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29 November 2012 | Adam Leach
Arabica coffee plants could cease to exist within this century as a result of climate change, pests and diseases, according to research.
The Impact of Climate Change on Indigenous Arabica Coffee (Coffea arabica): Predicting Future Trends and Identifying Priorities, a joint study conducted by scientists from Ethiopia and the Royal Botanic Garden, Kew in the UK concluded that due to climate change, the global supply of arabica coffee, which makes up 70 per cent of global coffee exports, could continually decrease over the century to the point of extinction.
The report explained coffee prices have been at 30-year highs in recent months and they would continue to remain high - or even increase - if climate conditions continue to reduce the amount produced.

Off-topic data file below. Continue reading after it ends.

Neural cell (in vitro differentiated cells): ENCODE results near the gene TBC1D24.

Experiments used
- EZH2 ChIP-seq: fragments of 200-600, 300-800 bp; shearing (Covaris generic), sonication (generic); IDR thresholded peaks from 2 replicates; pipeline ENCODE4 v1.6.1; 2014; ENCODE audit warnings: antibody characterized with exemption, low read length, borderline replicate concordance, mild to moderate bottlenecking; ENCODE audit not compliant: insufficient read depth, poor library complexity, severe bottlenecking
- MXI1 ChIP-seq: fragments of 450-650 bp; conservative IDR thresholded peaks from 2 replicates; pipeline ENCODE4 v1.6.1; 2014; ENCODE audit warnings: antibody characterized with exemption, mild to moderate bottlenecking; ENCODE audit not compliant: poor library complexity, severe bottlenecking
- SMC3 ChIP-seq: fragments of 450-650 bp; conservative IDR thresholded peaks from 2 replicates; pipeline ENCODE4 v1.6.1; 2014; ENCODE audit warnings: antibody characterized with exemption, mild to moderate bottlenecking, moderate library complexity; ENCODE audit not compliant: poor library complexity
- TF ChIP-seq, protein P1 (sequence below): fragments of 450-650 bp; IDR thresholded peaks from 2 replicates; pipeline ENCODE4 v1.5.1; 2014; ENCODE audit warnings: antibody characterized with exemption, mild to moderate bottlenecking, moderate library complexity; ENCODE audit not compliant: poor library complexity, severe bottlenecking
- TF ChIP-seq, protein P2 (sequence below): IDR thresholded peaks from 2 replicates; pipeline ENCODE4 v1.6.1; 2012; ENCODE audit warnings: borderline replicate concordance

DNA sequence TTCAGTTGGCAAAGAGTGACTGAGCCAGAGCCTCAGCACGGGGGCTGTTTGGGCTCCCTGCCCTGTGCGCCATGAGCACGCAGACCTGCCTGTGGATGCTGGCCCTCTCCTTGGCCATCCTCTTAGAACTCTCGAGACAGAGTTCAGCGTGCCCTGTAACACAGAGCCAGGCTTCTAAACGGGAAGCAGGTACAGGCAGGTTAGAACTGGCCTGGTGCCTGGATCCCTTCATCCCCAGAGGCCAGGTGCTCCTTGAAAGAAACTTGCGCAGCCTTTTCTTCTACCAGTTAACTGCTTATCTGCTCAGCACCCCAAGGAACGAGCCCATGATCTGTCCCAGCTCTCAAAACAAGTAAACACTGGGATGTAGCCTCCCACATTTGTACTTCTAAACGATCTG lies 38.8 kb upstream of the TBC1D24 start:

The study combined computer modelling with existing data on the species to analyse both where it will grow and how much of it will grow in 2020, 2050, and 2080. It concluded by 2080, the number of pre-existing bioclimatically suitable localities would be reduced by, at best 65 per cent, and at worst, 99.7 per cent. In the area covered, it predicted a best-case reduction of 38 per cent and a worst-case reduction of 90 per cent.
Aaron Davis, head of coffee research at the Royal Botanic Gardens, Kew, said: “The extinction of arabica coffee is a startling and worrying prospect. However, the objective of the study was not to provide scaremonger predictions for the demise of arabica in the wild. The scale of the predictions is certainly cause for concern but should be seen more as a baseline, from which we can more fully assess which actions are required.”
The majority of arabica coffee is produced in Colombia, Kenya and Ethiopia.